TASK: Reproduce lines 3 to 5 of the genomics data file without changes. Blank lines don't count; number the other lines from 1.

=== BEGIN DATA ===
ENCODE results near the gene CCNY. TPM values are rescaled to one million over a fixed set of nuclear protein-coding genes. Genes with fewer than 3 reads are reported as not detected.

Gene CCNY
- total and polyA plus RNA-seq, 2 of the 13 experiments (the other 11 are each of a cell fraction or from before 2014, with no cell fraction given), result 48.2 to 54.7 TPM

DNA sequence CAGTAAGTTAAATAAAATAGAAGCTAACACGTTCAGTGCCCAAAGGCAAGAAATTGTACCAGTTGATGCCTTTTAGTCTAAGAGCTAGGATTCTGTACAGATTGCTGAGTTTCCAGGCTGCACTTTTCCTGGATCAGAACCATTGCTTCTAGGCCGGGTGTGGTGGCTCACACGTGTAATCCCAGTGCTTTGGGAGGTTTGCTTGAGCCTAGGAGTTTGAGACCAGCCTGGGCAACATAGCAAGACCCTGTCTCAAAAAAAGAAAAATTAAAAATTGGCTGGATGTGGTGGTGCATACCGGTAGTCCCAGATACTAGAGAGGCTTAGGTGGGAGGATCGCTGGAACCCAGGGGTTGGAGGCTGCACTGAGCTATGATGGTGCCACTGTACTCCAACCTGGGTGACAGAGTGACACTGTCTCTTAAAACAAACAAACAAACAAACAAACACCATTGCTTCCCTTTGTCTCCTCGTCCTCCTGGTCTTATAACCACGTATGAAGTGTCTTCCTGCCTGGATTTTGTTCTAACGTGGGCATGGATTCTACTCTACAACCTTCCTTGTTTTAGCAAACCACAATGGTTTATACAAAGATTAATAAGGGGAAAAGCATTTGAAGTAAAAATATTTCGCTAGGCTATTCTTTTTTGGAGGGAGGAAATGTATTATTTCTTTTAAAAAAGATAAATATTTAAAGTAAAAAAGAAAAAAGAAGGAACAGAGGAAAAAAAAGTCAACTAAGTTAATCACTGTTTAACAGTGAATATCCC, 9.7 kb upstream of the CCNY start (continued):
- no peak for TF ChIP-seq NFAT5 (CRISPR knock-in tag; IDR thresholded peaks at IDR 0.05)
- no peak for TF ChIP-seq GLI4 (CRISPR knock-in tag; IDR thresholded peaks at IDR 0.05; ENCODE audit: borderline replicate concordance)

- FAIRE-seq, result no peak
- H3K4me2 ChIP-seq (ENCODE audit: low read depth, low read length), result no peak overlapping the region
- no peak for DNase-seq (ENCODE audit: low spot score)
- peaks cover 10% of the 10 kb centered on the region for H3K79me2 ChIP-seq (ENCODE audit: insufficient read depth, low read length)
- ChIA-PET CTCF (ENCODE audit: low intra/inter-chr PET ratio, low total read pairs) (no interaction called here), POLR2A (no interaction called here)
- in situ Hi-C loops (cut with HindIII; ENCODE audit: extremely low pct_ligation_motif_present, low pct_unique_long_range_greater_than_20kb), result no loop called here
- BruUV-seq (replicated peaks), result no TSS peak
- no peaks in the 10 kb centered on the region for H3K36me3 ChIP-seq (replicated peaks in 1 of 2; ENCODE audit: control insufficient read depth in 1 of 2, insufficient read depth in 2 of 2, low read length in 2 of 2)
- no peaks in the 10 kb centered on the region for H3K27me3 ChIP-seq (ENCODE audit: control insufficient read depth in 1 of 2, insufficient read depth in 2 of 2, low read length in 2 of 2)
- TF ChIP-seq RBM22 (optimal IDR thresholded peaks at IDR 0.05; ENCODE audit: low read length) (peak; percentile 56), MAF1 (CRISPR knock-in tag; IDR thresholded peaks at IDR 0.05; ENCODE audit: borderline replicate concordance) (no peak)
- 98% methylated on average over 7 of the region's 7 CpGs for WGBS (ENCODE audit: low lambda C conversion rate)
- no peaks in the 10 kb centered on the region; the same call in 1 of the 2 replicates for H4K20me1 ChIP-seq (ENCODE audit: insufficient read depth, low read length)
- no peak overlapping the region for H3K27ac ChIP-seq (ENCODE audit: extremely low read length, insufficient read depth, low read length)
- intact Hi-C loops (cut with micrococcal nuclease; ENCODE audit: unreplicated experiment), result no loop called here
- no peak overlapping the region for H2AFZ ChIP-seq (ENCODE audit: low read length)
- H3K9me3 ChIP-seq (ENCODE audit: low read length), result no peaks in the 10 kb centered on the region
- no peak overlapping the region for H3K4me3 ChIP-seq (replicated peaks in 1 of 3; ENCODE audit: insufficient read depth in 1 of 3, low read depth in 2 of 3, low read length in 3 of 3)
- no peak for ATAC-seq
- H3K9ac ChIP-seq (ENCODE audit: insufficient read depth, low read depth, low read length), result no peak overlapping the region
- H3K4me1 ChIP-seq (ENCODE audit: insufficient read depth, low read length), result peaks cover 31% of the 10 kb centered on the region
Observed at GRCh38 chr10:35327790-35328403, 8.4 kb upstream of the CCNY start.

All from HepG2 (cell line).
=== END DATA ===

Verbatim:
- total and polyA plus RNA-seq, 2 of the 13 experiments (the other 11 are each of a cell fraction or from before 2014, with no cell fraction given), result 48.2 to 54.7 TPM

DNA sequence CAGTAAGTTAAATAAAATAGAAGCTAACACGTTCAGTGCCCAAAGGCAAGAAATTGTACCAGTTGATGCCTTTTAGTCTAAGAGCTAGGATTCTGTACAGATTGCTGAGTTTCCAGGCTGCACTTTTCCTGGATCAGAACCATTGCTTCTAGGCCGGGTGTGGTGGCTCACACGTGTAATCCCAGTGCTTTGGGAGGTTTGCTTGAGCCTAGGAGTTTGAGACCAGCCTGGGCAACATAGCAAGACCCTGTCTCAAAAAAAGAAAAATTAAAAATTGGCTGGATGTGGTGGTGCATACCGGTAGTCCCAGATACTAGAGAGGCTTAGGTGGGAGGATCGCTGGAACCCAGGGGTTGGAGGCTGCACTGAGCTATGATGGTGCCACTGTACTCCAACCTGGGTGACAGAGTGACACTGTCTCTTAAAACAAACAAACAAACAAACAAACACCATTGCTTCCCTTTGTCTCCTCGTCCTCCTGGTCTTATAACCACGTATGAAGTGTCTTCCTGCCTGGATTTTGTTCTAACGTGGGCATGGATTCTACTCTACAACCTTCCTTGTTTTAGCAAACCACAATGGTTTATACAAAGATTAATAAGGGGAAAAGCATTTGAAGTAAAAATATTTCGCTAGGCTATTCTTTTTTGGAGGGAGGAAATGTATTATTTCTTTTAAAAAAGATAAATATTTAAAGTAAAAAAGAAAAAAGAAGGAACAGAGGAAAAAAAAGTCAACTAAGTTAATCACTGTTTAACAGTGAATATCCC, 9.7 kb upstream of the CCNY start (continued):
- no peak for TF ChIP-seq NFAT5 (CRISPR knock-in tag; IDR thresholded peaks at IDR 0.05)